Ahead, discover how the caffeine habits of the world’s longest-living people complement their long-term health and well-being.
How can caffeine enhance longevity?
“Caffeine is thought to be inversely correlated with a lower risk of certain chronic diseases—namely, neurological diseases like Alzheimer's Disease—as well as other conditions like asthma, liver disease, type 2 diabetes, cardiovascular disease, and liver, endometrial, and prostate cancers,” says Maddie Pasquariello, MS, RDN, a dietitian based in Brooklyn.
- Maddie Pasquariello, MS, RDN, Brooklyn–based registered dietitian
More specifically, coffee isn’t only a dietary staple in three Blue Zones, but also for an estimated 1 billion people worldwide. (Fun fact: Finland clocks in with the highest consumption of coffee per person… and it’s also the happiest country on earth. Coincidence? I think not.)
Pasquariello continues to say that the potential benefits of caffeine for increasing lifespan are “thought to be especially prevalent among adults who consume a moderate amount of coffee each day.” However, we also shouldn’t (ahem) sleep on green tea, which is deeply ingrained into the daily routines of residents in the Blue Zone of Okinawa, Japan.
Per a massive study of nearly 500,000 participants in the United Kingdom (not home to a Blue Zone, but bear with me), both beverages offer caffeine and chlorogenic acid; the two constituents boast antioxidant and anti-inflammatory properties while also “lowering blood pressure, insulin resistance, and improving endothelial function.” Most notably, researchers found that drinking one cup of coffee or three cups of tea daily was associated with the lowest risk of mortality. Meanwhile, a daily diet that included one or two cups of coffee and two to four cups of green tea was associated with a 22 percent lower risk of mortality.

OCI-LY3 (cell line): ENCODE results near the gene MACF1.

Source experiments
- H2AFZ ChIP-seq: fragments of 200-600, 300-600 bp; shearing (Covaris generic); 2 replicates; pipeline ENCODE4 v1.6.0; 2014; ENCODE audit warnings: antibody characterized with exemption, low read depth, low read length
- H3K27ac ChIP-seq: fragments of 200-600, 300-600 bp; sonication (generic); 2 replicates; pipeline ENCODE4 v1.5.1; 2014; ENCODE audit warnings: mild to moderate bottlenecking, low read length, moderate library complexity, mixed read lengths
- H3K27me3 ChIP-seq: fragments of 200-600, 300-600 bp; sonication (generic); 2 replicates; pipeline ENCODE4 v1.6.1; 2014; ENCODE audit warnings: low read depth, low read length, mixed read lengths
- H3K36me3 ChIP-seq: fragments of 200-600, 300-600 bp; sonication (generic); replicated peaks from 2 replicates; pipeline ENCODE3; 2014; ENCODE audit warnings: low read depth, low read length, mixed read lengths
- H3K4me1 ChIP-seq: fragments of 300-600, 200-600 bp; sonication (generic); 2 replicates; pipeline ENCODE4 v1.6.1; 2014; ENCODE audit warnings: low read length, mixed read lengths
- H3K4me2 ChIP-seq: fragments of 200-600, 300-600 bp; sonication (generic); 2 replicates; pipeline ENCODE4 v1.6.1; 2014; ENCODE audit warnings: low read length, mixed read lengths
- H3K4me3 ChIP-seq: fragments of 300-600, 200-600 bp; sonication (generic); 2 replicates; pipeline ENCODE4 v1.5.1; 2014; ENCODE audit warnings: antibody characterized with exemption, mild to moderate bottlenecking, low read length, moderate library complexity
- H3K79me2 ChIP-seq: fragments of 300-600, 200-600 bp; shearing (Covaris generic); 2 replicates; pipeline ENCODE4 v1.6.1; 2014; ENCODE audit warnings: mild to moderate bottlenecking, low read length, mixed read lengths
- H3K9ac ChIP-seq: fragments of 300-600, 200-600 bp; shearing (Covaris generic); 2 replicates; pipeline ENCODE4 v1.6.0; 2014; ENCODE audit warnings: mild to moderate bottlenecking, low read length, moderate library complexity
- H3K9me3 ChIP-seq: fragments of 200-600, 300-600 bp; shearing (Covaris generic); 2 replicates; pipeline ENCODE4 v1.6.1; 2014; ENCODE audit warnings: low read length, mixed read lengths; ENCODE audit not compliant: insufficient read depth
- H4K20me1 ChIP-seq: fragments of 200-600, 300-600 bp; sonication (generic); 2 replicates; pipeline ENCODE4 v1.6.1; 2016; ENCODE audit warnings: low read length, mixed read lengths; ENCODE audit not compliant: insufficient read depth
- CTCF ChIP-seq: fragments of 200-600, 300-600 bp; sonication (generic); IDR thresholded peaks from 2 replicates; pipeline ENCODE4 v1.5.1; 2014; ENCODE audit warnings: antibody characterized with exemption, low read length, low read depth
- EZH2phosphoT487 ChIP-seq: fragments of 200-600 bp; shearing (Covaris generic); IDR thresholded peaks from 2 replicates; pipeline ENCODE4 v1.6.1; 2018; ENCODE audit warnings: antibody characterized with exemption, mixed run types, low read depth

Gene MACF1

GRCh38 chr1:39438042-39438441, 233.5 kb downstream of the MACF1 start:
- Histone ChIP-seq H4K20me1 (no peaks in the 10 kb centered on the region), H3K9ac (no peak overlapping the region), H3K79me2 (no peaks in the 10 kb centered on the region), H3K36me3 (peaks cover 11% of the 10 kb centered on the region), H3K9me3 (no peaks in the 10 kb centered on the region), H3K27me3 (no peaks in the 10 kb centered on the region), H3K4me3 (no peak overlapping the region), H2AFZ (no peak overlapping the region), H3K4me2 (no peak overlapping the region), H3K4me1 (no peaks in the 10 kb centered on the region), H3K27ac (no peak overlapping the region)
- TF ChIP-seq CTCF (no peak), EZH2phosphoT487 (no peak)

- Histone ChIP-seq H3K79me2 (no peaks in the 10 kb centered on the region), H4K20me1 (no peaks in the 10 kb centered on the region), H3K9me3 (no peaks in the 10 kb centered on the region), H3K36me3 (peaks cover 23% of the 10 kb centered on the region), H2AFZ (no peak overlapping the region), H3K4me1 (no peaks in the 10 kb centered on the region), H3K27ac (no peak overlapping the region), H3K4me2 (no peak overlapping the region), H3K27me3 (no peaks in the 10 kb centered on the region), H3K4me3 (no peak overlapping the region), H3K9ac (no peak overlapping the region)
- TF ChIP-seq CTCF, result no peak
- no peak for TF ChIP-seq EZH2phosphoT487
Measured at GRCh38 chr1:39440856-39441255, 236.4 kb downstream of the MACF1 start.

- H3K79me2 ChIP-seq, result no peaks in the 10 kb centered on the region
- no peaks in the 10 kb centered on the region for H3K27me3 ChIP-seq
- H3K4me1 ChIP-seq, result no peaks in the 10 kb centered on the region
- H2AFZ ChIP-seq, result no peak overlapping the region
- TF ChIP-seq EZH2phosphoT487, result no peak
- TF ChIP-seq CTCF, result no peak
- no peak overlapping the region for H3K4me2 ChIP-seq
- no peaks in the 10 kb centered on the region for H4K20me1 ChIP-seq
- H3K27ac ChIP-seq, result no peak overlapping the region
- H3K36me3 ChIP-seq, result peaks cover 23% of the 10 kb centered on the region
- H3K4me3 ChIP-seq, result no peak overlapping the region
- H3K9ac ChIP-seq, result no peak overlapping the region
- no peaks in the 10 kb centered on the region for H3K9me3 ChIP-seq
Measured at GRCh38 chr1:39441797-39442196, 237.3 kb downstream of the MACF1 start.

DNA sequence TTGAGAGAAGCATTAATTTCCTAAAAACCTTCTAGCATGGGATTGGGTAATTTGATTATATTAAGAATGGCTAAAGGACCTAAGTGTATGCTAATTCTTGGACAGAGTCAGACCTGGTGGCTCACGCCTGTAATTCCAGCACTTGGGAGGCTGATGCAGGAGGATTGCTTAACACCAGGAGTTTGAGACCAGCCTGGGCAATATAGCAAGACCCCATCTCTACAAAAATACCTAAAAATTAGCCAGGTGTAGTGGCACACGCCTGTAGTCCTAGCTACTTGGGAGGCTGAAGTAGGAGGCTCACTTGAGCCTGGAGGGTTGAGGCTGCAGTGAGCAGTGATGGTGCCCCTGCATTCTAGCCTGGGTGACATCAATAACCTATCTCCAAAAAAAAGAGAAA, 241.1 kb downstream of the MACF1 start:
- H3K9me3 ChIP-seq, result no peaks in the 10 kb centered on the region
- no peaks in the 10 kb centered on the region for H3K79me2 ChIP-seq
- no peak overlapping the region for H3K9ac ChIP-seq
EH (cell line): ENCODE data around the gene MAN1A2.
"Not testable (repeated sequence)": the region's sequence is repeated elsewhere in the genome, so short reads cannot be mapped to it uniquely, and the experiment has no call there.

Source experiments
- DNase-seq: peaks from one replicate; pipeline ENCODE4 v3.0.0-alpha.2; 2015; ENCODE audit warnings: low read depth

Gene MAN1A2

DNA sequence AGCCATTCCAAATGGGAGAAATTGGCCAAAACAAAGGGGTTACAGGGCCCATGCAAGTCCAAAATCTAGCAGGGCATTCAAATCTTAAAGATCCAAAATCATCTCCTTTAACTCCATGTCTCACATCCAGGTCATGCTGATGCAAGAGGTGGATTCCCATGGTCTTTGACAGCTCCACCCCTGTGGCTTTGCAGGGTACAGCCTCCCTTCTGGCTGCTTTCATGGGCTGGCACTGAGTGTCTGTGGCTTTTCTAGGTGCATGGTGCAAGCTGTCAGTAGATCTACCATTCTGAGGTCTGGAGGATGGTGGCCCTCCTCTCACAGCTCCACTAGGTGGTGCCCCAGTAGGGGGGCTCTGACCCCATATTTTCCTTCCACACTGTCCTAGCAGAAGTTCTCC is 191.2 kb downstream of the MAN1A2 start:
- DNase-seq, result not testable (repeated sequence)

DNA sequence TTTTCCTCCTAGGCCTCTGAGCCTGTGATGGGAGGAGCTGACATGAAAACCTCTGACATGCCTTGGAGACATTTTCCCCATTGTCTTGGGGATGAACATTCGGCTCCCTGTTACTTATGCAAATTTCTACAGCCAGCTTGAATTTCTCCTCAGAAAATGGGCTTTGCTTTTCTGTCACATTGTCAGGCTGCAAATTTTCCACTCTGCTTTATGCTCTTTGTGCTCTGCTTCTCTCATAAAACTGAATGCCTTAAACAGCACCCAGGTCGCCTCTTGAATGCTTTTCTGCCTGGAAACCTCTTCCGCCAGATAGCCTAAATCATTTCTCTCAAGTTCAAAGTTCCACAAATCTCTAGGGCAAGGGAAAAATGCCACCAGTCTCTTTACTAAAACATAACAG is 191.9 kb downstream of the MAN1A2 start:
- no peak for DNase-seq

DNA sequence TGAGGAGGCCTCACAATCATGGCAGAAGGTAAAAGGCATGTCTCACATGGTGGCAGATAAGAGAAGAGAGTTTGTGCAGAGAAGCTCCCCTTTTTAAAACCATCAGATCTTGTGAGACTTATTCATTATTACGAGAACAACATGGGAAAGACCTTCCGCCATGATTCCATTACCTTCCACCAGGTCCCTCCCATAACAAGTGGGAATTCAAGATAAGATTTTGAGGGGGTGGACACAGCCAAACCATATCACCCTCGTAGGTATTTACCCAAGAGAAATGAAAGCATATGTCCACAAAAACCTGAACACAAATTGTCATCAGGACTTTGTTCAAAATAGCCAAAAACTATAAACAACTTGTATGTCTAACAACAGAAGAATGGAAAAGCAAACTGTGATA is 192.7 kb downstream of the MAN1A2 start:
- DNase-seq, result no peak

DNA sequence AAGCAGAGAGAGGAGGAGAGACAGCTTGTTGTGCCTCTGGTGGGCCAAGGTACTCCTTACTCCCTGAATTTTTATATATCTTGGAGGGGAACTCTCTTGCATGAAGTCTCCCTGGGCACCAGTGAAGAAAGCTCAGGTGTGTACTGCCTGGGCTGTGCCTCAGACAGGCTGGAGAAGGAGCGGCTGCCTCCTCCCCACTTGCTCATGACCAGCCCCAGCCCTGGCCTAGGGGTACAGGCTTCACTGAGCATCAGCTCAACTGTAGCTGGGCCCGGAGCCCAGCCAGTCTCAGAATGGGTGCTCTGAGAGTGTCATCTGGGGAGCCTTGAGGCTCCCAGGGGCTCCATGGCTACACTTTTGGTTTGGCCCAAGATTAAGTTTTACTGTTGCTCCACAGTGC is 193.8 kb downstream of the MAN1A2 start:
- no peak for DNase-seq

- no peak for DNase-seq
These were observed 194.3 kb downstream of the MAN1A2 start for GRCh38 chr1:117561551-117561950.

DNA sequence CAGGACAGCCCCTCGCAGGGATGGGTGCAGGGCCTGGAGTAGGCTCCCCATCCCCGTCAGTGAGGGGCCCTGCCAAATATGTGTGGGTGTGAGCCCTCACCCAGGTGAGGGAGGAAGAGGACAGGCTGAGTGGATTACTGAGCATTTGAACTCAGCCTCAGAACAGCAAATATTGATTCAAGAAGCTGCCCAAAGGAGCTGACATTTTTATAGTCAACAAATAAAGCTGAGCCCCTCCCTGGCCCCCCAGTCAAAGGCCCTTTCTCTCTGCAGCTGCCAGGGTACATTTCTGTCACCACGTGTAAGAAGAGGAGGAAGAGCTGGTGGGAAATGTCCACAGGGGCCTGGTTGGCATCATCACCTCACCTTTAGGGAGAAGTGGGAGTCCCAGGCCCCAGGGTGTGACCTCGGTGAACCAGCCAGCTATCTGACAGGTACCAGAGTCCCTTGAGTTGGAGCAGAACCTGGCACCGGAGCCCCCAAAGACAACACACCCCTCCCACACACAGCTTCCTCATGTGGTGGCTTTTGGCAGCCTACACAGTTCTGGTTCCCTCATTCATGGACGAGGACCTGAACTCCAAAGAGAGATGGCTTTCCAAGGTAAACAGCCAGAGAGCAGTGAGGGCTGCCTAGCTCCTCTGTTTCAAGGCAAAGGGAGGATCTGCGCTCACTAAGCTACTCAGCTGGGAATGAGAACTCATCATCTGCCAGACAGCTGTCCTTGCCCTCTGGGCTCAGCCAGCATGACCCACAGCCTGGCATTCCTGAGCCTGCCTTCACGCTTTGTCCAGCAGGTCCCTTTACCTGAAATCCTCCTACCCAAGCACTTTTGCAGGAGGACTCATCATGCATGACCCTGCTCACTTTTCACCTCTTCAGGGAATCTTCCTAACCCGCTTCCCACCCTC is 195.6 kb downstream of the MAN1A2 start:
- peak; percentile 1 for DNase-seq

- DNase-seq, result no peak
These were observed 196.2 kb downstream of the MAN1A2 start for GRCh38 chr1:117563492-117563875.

A closer look at how the Blue Zones caffeinate
Nicoya Peninsula, Costa Rica: Diluting coffee
As Blue Zones scholar and longevity expert Dan Buettner previously told Well+Good, residents of Nicoya, Costa Rica enjoy more frequent helpings of weaker coffee throughout the day. In other words, they don’t solely rely on it for a quick jolt of energy. So how can this method encourage good health?
“By diluting your coffee, you can stretch out the length of time that it takes all of the caffeine to hit your system. When all of the caffeine hits your system at once, the effects will naturally be more pronounced,” Pasquariello says. “Any anxiety, jitters, racing heart, or digestive upset you might feel from coffee will occur that much faster and can be unpleasant.” That said, Nicoya residents also enjoy their brews after lunch to move digestion along, and later enjoy a small caffeine hit with a late afternoon snack.
“By diluting your coffee, you can stretch out the length of time that it takes all of the caffeine to hit your system,” Pasquariello says. “Any anxiety, jitters, racing heart, or digestive upset you might feel from coffee will occur that much faster and can be unpleasant.”
Ikaria, Greece and Sardinia, Italy: Caffeinating with company
Ikarian coffee is lightly roasted and finely ground. It’s also boiled, which extracts a higher amount of beneficial compounds in coffee—and yields a lower amount of caffeine—compared to a standard brew-and-filter method. Meanwhile, Sardinians largely sip on espresso-based beverages. Although their preferred types of coffee vary, residents across both Blue Zones share the habit of caffeinating in the company of others.